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Saturday, January 27, 2018

Separating Siamese Twins: 'It Was The First Time I Cried In The Operating Room', by Allan Goldstein, Spiegel

For one girl, her seriously ill sister posed a life-threatening danger. If she died, the other would live only a few more hours. For the other, however, the healthy sister was a life support. The 3-D model we made of the skeleton and the blood vessels of the twins clearly shows the artery running from one body to the other right across the lower chest, supplying it with oxygen-rich blood. We knew that if we separated them, we would have to cut that lifeline.

We sought advice from the pediatric ethics committee of our hospital. In many extensive conversations, I learned how important it is how to frame such a situation: Our intent was not to end the life of one girl, but rather to save the other's. The difference is subtle, because the result would be the same: We would push two living children into the operating room and leave it with only one.

Why Bother Having Separate Oscars For Best Picture And Best Director?, by Richard Brody, The New Yorker

The distinction between the two awards is suggested by the way in which the respective Oscars are bestowed. For Best Picture, the people whose names are mentioned when the envelope is opened and who go onstage to receive the statuette and give a speech are the producers. They are, for starters, the business people, who arrange for the funding, oversee the spending, and organize the shoot. What’s more, in big-budget studio filmmaking, whether classic or contemporary, they’re all-powerful, retaining the ability over the director to make the final decisions on such matters as casting and editing, ordering reshoots (even by other directors), and maintaining ultimate control over the movie that’s released.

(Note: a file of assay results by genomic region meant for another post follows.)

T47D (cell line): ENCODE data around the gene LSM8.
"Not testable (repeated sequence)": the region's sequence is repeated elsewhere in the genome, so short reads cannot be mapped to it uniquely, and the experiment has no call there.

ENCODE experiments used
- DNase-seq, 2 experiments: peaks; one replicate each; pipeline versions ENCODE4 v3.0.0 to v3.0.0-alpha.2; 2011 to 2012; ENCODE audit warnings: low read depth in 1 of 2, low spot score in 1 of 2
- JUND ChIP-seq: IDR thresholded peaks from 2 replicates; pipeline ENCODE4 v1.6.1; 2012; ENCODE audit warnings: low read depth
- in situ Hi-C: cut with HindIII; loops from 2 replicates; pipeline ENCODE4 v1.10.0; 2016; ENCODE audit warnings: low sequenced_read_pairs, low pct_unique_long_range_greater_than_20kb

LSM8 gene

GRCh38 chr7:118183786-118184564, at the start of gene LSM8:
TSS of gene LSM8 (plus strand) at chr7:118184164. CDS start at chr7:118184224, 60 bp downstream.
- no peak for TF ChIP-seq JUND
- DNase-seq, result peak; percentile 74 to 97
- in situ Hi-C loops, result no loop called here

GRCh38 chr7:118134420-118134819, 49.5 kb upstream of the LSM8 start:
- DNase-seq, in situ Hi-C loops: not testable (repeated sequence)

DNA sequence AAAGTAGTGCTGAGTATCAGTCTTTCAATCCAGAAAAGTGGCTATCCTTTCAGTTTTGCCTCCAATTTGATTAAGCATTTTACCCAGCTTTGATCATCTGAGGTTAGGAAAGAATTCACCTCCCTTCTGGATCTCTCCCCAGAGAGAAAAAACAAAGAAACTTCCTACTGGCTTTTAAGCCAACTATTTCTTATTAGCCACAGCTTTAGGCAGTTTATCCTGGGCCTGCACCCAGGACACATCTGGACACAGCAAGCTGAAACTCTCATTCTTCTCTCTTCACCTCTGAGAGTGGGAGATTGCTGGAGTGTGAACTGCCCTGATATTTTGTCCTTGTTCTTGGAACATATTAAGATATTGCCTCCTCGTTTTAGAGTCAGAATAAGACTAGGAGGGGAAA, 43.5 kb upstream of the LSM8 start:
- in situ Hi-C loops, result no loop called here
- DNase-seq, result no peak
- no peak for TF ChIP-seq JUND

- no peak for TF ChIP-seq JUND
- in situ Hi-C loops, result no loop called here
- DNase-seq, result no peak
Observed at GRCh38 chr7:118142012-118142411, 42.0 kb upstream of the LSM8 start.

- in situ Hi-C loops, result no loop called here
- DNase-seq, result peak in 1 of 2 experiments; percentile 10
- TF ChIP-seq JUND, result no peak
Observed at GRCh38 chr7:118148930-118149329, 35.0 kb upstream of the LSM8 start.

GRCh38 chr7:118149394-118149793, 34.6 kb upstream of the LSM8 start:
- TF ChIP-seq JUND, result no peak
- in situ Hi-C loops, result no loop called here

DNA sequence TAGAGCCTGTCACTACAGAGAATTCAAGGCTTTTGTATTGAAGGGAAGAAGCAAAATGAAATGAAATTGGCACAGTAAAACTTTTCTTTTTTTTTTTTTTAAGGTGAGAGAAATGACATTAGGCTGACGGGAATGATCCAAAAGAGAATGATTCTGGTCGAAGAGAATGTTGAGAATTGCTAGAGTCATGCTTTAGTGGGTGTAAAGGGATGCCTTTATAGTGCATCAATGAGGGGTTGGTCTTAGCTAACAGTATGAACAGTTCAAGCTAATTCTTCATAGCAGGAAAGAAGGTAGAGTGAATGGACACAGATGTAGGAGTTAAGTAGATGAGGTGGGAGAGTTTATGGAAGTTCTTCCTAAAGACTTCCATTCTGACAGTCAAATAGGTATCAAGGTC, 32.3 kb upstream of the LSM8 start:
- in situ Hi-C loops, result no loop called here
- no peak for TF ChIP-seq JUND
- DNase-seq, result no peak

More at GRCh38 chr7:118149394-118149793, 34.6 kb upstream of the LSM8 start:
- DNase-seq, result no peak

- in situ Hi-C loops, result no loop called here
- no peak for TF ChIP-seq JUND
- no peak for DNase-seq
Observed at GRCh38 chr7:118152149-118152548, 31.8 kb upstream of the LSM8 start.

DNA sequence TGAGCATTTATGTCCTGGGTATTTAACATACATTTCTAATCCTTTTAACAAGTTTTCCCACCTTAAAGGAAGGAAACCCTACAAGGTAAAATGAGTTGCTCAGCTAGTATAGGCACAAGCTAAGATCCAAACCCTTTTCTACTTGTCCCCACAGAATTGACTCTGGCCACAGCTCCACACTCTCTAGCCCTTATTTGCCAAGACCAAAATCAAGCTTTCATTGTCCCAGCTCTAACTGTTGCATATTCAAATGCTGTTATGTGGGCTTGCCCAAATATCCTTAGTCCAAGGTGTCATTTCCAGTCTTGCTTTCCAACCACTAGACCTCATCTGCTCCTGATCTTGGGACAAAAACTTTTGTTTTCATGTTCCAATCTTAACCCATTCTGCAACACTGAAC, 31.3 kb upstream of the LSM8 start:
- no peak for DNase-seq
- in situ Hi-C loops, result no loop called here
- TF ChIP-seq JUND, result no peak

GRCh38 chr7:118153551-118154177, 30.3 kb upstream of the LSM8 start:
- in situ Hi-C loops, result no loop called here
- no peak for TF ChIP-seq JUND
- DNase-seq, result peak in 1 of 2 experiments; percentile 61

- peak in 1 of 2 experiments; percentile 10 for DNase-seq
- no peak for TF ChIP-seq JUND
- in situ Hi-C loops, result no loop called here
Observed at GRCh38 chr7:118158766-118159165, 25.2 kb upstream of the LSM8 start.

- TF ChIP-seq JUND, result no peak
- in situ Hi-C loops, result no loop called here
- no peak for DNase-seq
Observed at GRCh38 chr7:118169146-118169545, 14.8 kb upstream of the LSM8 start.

It’s in that gap, as it played out in the classic age of Hollywood—in the distinction between the total and independent creators, who oversee every aspect of their own productions (such as Charlie Chaplin), and studio filmmakers, who were employees directing at the sufferance of studio bosses (such as Nicholas Ray)—that the idea of the modern cinema, of the “auteur,” the director as the actual artistic creator of a movie, came in. It’s a uniquely powerful idea because it’s often an accurate one—it speaks to the experience of viewing, the understanding that the unifying factors of Ray’s films from studio to studio are far stronger (and far more original) than the studio’s imprint on each of them.

Why We Forget Most Of The Books We Read, by Julie Beck, The Atlantic

Surely some people can read a book or watch a movie once and retain the plot perfectly. But for many, the experience of consuming culture is like filling up a bathtub, soaking in it, and then watching the water run down the drain. It might leave a film in the tub, but the rest is gone.

“Memory generally has a very intrinsic limitation,” says Faria Sana, a professor of psychology at Athabasca University, in Canada. “It’s essentially a bottleneck.”

A Capital City, Still Haunted By Its Past, by Wendy Lesser, New York Times

O.K., granted I’m a sucker for anything to do with Berlin, so you may want to weigh my opinion with that in mind. But it strikes me that Cristina García’s “Here in Berlin” is one of the most interesting new works of fiction I’ve read.